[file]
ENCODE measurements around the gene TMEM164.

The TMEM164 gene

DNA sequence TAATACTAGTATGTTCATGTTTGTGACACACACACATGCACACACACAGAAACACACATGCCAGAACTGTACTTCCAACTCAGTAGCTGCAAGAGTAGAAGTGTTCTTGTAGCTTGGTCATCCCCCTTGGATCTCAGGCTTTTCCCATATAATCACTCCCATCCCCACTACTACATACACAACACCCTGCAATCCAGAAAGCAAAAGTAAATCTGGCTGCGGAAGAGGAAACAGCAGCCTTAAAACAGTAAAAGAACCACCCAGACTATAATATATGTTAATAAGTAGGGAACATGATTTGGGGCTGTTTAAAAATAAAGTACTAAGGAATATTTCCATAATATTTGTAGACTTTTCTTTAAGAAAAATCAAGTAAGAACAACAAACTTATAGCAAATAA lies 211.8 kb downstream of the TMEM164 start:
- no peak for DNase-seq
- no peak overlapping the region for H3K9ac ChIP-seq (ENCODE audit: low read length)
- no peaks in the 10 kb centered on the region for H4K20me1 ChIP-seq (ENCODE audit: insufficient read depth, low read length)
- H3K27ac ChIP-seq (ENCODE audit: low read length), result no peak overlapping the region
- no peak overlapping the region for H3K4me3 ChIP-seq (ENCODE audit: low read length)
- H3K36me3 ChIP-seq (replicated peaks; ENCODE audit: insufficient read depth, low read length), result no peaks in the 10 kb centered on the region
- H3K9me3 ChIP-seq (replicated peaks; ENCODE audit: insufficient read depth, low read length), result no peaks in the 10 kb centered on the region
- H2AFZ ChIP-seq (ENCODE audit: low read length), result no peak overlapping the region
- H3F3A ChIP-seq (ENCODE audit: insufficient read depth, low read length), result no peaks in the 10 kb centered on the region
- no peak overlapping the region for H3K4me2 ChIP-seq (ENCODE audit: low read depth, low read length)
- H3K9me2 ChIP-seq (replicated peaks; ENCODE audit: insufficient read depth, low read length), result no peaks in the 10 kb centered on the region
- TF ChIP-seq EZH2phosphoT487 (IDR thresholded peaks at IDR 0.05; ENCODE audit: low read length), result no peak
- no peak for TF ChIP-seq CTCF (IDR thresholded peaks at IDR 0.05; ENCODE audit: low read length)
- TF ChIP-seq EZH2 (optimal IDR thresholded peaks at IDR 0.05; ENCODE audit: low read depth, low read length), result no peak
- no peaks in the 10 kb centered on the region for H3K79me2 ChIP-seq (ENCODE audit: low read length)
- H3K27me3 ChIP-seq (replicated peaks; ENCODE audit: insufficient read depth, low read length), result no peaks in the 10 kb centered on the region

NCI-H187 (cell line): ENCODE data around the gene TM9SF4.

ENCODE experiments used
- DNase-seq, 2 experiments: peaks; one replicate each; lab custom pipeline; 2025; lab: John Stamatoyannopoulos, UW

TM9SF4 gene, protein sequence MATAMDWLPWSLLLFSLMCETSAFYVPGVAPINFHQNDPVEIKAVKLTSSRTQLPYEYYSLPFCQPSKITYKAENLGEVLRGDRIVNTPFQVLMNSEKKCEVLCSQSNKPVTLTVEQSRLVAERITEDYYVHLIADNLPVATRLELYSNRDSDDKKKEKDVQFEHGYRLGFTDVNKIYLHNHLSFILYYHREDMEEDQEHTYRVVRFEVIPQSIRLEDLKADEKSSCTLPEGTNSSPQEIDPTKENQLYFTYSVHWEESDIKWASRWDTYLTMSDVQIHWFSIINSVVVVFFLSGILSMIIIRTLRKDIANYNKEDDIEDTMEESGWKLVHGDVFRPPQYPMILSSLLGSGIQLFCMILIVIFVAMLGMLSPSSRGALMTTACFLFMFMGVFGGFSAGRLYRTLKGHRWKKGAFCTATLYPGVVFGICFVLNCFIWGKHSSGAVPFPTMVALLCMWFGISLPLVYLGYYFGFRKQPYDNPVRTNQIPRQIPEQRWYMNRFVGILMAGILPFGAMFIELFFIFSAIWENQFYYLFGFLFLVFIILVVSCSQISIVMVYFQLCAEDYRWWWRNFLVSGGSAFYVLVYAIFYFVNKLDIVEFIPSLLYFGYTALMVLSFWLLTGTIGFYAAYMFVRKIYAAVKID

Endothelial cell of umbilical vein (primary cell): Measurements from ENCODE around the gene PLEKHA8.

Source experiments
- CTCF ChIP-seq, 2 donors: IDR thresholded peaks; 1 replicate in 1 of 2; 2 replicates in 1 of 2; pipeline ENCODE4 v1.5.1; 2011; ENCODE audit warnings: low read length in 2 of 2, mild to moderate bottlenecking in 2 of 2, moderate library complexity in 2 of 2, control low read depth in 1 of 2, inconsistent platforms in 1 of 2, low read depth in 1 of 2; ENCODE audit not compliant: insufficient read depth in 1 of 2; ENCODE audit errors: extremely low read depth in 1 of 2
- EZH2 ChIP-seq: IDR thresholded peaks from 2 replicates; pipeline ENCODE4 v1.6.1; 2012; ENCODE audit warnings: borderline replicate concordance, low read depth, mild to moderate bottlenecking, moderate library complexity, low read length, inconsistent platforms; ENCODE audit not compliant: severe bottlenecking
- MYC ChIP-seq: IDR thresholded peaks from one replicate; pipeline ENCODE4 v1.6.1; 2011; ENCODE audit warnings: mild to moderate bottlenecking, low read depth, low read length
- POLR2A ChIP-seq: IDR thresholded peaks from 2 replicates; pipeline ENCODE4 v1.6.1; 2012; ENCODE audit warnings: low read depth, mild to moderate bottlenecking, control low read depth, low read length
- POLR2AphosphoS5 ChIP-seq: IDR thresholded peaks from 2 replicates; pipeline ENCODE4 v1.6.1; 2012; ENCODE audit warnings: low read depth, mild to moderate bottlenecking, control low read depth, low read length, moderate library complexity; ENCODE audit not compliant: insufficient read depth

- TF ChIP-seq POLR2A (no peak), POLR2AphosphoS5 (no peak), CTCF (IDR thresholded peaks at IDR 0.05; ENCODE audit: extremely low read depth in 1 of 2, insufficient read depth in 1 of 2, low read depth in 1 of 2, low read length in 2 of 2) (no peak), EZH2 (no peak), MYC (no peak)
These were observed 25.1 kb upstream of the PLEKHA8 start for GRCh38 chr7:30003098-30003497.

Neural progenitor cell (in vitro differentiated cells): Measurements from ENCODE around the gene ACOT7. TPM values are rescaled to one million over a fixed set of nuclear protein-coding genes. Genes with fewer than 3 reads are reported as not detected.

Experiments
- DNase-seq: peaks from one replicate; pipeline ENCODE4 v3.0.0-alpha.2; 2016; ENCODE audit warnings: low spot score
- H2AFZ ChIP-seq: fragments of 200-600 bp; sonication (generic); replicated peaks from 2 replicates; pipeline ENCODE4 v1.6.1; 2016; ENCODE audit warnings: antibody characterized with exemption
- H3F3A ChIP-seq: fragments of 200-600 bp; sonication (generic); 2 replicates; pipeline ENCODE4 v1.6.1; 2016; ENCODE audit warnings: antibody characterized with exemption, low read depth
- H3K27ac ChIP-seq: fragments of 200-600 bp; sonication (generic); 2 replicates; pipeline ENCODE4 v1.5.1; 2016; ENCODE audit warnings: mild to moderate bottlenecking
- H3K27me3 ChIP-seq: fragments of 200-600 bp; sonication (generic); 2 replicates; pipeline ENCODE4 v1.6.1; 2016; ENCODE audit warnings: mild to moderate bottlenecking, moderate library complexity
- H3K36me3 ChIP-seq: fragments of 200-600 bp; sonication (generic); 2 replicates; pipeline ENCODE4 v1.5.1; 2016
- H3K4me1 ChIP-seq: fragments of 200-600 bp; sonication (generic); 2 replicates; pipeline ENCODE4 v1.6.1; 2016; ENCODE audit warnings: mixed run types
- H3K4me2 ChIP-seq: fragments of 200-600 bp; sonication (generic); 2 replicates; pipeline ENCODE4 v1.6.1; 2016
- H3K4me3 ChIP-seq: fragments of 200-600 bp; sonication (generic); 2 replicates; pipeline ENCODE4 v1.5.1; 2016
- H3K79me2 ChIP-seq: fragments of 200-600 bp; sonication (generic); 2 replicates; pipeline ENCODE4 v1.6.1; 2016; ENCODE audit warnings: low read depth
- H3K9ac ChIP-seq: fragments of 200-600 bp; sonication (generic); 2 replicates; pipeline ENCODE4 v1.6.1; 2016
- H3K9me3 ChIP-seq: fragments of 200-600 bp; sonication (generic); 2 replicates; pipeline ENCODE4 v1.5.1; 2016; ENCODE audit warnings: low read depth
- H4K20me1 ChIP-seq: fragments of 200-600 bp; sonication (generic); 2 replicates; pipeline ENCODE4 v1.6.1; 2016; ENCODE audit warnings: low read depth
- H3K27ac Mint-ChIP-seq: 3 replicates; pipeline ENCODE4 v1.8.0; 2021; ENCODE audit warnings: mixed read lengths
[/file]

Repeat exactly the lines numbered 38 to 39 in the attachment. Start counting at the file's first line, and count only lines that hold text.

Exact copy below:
- H3K27ac ChIP-seq: fragments of 200-600 bp; sonication (generic); 2 replicates; pipeline ENCODE4 v1.5.1; 2016; ENCODE audit warnings: mild to moderate bottlenecking
- H3K27me3 ChIP-seq: fragments of 200-600 bp; sonication (generic); 2 replicates; pipeline ENCODE4 v1.6.1; 2016; ENCODE audit warnings: mild to moderate bottlenecking, moderate library complexity